Unregulated sites CARE also worked with Baroness Howe on amendments to protect the vulnerable from accessing unregulated sites. The Government initially resisted but eventually responded by developing arrangements with payment providers like MasterCard, PayPal and Visa Europe so that they will not process transactions between people in the UK and unregulated sites. ‘We are delighted that the Government has moved on both these key points, providing greater protection for the vulnerable,’ CARE’s Director of Parliamentary Affairs, Dan Boucher, said. ‘We pay tribute to the great work of Jim Shannon MP, Baroness Howe and Lord Browne, standing up for problem gamblers.’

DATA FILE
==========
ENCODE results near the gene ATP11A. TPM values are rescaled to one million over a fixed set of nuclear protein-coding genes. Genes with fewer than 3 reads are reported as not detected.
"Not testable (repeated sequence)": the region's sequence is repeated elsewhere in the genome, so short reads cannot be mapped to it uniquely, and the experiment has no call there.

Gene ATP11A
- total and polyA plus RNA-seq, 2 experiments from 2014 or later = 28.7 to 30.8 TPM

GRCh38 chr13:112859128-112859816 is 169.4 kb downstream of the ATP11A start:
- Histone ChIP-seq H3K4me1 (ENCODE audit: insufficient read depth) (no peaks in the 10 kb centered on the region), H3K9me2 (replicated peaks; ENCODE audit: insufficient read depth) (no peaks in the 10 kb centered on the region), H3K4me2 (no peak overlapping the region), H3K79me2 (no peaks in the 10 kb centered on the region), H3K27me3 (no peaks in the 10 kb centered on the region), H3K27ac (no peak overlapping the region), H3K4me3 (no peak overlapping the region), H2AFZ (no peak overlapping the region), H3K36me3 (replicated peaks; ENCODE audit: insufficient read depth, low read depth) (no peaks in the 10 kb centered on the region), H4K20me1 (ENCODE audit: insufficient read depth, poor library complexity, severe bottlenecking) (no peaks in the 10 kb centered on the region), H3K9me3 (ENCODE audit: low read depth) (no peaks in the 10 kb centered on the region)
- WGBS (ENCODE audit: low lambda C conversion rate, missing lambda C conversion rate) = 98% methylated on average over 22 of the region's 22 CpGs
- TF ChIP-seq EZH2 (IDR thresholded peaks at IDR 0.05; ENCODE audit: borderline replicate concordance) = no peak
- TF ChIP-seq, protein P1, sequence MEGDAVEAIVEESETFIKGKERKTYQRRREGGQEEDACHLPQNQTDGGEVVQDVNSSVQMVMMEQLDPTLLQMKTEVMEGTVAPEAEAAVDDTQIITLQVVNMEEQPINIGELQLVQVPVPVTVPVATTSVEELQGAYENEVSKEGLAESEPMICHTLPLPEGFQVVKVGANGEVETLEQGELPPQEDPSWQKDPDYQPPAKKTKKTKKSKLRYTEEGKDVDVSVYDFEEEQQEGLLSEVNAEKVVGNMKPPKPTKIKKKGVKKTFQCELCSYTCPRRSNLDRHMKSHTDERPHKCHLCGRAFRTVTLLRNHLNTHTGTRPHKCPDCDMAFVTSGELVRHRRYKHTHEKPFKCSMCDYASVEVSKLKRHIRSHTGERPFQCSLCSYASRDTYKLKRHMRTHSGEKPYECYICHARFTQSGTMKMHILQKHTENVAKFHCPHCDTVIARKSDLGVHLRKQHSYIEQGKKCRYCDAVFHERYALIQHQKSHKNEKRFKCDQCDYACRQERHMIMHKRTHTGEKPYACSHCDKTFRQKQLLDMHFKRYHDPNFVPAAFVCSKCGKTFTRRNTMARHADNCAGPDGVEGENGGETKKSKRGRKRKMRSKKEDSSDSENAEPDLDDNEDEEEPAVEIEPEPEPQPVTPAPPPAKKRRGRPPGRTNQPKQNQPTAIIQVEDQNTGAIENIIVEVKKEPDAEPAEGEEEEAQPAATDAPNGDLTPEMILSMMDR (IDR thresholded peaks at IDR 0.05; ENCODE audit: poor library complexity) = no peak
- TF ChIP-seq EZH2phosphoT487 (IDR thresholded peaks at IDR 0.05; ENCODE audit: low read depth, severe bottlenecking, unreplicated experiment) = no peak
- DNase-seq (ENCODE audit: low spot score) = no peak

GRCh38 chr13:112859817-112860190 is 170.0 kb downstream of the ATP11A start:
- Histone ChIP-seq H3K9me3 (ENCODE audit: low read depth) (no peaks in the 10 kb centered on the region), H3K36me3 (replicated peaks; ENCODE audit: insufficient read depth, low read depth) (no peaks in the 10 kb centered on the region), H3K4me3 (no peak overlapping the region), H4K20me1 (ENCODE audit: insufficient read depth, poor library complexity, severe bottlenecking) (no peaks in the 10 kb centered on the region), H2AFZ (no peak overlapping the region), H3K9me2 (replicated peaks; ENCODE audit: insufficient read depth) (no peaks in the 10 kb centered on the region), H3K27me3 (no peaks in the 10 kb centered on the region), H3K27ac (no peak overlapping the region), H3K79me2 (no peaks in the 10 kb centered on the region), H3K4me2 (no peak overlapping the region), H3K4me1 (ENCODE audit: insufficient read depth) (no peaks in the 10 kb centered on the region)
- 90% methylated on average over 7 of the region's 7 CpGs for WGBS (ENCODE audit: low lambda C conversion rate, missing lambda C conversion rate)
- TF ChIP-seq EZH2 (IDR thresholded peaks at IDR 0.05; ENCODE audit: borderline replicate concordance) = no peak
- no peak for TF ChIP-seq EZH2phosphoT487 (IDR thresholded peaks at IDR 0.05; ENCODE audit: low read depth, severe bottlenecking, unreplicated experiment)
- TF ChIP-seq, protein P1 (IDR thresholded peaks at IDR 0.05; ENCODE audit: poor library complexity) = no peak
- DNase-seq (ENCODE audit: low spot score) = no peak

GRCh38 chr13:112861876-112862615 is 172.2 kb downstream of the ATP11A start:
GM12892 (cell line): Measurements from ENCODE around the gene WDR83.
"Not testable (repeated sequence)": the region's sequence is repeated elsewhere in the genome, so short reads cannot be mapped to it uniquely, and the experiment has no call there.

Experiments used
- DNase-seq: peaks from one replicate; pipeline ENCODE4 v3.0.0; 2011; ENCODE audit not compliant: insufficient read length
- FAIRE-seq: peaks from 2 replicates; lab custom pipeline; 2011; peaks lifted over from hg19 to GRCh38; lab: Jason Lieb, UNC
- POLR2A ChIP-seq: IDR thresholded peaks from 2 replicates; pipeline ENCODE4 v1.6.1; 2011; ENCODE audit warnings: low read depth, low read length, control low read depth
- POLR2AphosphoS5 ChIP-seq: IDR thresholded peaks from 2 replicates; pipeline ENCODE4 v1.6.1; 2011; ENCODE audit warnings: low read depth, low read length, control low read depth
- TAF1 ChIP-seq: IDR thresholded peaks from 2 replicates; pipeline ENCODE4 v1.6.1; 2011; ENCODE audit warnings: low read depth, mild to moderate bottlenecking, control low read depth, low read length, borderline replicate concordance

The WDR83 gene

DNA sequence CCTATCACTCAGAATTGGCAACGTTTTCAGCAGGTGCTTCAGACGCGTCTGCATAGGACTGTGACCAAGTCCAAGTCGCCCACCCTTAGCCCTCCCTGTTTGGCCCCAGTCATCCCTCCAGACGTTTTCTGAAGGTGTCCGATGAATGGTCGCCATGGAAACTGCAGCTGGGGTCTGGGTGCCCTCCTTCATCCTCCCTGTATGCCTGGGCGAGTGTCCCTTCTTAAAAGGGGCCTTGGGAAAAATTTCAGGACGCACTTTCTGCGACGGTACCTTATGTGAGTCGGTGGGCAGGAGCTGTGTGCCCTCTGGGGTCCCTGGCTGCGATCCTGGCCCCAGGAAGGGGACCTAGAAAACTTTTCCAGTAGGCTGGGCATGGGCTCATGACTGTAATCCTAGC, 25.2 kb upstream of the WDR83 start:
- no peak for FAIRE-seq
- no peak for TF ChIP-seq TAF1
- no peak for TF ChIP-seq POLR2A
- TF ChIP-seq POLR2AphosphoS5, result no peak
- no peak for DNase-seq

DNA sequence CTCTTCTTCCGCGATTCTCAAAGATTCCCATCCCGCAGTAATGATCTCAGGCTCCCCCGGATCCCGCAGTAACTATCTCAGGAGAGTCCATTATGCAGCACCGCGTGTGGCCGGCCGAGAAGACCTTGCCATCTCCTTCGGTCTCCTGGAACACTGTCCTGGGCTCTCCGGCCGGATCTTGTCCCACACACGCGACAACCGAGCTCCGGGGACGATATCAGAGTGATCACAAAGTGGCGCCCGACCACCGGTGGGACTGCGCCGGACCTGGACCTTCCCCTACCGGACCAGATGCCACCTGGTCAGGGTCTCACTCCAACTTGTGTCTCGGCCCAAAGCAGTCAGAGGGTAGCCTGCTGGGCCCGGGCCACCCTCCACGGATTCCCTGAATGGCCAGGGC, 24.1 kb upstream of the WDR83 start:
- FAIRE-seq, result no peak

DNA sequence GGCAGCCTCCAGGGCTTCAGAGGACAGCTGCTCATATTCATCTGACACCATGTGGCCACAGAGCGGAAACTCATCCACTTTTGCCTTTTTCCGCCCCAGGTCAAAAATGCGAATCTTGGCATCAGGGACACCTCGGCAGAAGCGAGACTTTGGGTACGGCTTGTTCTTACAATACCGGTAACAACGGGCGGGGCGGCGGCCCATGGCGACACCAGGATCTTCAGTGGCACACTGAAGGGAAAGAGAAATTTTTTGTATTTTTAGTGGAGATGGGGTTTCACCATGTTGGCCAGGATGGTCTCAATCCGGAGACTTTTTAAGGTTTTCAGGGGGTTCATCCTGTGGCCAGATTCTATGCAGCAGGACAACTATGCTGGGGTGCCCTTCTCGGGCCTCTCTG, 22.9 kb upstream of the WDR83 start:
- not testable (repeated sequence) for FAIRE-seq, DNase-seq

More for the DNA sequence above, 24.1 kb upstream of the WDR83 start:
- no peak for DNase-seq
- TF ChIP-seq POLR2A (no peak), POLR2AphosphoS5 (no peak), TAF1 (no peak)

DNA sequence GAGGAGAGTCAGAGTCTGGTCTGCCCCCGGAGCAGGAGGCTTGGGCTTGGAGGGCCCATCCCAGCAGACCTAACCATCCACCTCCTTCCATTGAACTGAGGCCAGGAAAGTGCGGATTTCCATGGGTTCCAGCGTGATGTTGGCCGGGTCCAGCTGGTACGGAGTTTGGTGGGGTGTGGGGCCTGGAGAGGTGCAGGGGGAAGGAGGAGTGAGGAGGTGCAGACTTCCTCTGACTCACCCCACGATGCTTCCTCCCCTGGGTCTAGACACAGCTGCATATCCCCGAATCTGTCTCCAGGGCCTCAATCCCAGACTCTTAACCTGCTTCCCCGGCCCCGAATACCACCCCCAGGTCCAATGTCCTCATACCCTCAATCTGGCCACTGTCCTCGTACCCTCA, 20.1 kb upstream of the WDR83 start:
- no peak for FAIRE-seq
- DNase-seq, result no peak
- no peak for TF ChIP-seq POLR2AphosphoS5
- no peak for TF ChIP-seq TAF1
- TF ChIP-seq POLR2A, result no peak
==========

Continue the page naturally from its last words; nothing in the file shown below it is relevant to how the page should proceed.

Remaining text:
ARE has long campaigned for marriage to be recognised in the tax system. In 2007 CARE’s fiscal policy consultants Don Draper and Leonard Beighton played a key role in persuading the Conservative Party’s Social Justice Policy Commission to back transferable allowances for married couples. David Cameron responded positively and made it a headline manifesto commitment in 2010. This was all very encouraging. Once elected however, it became apparent that the Government was in no hurry to honour its commitment. In June 2011 we worked with Fiona Bruce MP who put down an amendment to the Finance Bill to remind the Government of its promise and ask when it would be fulfilled. In November 2012 we gave assistance to Stewart Jackson MP, who secured a special debate, to argue that the Government should introduce them in 2013. During the debate on the 2013 Finance Bill, we worked with Tim Loughton MP who put down yet another amendment to introduce transferable allowances for married couples.